Ezekiel 7:12. In that state of affairs, property, upon which such high value is set, would produce no comfort. “Let not the buyer rejoice, nor the seller mourn.” “It is natural for the buyer to rejoice and for the seller to lament,” but no ground of joy should be found in that which might seem to be a good purchase, because it will turn out to be a source of trouble and pain. There would be as little ground for grief in parting with property. The enemy would seize it all, taking goods, cattle, houses, land, without distinction of persons. “When slavery and captivity stare you in the face, rejoicing and mourning are equally absurd” (Jerome). And no one should be passed by, “because wrath is upon all its multitude;” upon all who dwell in the territory of Israel whose “end” is pronounced.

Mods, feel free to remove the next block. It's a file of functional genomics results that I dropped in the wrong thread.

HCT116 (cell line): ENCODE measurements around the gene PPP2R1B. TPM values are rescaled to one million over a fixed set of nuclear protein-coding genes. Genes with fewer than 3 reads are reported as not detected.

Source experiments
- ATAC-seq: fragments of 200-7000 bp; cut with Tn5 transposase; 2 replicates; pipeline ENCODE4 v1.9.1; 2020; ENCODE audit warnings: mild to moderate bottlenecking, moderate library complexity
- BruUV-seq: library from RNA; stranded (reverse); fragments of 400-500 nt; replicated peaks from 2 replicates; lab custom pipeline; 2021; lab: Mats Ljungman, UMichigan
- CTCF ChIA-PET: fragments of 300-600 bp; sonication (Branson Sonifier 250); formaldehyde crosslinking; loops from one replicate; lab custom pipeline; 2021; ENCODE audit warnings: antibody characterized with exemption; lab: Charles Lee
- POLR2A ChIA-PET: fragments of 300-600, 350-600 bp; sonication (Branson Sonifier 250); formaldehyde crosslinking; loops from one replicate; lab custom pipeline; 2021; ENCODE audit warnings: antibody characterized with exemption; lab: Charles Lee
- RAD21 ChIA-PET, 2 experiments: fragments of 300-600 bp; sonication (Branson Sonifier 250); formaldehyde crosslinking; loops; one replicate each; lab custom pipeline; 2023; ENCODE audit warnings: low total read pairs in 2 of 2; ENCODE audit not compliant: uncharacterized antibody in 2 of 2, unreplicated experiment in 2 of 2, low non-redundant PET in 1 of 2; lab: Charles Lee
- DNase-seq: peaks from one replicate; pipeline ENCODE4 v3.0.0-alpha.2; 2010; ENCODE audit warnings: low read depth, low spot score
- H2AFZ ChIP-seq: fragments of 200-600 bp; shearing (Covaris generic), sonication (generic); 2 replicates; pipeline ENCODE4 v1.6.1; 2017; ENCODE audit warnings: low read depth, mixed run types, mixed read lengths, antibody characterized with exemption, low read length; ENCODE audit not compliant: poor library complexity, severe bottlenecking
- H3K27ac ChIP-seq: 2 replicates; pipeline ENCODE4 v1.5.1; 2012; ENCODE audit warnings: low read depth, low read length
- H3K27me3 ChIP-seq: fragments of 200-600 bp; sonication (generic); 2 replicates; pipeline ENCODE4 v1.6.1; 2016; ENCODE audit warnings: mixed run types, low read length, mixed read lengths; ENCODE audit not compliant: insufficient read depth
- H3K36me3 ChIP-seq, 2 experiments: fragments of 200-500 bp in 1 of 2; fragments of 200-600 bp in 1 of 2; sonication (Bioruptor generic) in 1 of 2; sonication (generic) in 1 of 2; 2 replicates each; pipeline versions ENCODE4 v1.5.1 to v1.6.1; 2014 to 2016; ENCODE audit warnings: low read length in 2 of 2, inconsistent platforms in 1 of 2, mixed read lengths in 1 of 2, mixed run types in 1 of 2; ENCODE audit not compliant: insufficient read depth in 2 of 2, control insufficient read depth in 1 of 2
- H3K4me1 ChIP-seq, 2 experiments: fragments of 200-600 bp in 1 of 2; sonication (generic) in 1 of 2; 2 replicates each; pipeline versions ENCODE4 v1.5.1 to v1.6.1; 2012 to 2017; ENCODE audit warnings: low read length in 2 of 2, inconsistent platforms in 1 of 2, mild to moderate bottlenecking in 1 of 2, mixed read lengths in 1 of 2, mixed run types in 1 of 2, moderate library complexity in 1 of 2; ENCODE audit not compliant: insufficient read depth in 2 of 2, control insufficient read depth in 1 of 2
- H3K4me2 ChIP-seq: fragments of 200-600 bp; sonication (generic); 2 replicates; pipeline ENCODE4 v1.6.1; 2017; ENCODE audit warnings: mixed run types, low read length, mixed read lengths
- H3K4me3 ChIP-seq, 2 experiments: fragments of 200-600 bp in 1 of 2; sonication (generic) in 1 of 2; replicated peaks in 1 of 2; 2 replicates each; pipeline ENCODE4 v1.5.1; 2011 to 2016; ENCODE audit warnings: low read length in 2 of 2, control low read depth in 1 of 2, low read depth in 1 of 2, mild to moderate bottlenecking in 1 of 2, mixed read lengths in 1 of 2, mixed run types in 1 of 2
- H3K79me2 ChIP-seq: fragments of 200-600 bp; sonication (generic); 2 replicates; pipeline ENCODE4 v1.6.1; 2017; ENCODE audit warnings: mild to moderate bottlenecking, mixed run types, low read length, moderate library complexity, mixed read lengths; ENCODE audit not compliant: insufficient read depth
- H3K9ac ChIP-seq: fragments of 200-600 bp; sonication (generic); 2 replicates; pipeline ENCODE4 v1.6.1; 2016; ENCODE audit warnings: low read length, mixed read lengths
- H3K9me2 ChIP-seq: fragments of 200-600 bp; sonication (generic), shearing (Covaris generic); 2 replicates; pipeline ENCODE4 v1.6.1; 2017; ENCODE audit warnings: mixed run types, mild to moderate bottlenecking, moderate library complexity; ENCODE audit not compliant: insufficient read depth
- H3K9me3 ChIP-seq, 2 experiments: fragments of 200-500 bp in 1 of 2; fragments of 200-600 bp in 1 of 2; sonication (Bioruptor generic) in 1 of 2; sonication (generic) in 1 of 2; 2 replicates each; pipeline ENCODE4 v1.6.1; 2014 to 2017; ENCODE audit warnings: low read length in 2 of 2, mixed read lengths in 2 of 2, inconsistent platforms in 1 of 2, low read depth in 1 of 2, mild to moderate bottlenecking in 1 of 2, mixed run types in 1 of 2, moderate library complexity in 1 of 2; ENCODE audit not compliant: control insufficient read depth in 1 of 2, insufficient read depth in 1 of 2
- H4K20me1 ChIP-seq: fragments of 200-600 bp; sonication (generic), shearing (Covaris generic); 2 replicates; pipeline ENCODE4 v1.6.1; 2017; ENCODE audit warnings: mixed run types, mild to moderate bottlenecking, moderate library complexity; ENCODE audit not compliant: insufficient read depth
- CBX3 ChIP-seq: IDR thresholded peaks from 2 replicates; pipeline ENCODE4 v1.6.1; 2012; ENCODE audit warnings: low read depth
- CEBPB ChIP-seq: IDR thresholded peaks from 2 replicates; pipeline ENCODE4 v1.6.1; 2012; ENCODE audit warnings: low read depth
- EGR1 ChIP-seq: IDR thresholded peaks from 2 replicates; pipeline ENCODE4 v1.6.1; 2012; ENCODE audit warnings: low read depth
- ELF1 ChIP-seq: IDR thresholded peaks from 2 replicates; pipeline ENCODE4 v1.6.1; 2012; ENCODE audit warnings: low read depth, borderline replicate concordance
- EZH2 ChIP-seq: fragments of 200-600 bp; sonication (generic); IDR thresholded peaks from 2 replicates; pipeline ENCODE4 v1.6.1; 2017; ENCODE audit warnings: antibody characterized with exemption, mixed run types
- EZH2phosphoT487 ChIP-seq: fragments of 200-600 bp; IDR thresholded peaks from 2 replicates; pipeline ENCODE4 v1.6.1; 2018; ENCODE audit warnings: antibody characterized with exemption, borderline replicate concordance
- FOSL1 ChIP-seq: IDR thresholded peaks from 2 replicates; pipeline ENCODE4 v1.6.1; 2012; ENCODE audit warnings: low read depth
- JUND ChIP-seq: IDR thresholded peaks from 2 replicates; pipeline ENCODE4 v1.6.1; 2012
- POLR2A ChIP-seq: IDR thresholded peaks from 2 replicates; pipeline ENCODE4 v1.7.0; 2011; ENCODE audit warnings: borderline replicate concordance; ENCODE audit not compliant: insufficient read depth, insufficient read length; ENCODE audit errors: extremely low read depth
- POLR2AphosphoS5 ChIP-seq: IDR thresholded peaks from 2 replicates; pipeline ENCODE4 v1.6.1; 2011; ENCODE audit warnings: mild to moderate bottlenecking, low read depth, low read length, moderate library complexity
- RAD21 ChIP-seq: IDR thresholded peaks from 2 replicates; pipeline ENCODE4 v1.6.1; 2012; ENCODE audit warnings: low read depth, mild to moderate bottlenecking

Ezekiel 7:13 is to be regarded as a development of what was just said concerning the universality of wrath. “The seller” is not to mourn, for he “shall not return to that which is sold.” He may have become an exile; the fall in the value of property may have made it burdensome to hold; there may have been forced sales of substance which had been prized by the seller—he need not allow one regret. He will never find an opportunity to get back what he had thus let go: not “although they were yet alive,” i.e., whoever of the sellers might be counted among the living were not to cherish any hope that in time they should recover the property which they had sold. As parts of the surviving remnant they would be in a captive state from which they would have no restoration, or the waves of Chaldean rapine would so beat upon the whole territory as to obliterate every trace of former arrangements. Life would not bring back again past enjoyments. Again Ezekiel emphasises the indiscriminateness of the punishment: “for the vision” which he has described as shadowing forth the imminent evil “is upon,” has reference to, “all its multitude.” In the words which immediately follow, the prophet does not intimate a possible event happening to the multitude, but repeats that which had been already said of the seller—“he shall not return.” Yet should any one suppose that, by fraud, violence, or other immoral way, he would be able to reassert his title to the possessions he once had, he must disabuse his mind of the folly, “neither shall any strengthen themselves in the iniquity of his life;” or, to put it literally, and a man in the iniquity of his life—they shall not strengthen themselves. The same movement, viz., from a single representative to all the individuals, which we see in the first half of the verse, is repeated in this last clause, and scope is given for variety of translation. Keil’s is, and no one will strengthen himself as to his life through his iniquity. But whatever order the words may be put into, the meaning is conveyed that no one whosoever, so long as he is alive, will have any ease by his iniquity; he will be weak and crippled still, unable to escape the doom of wrath.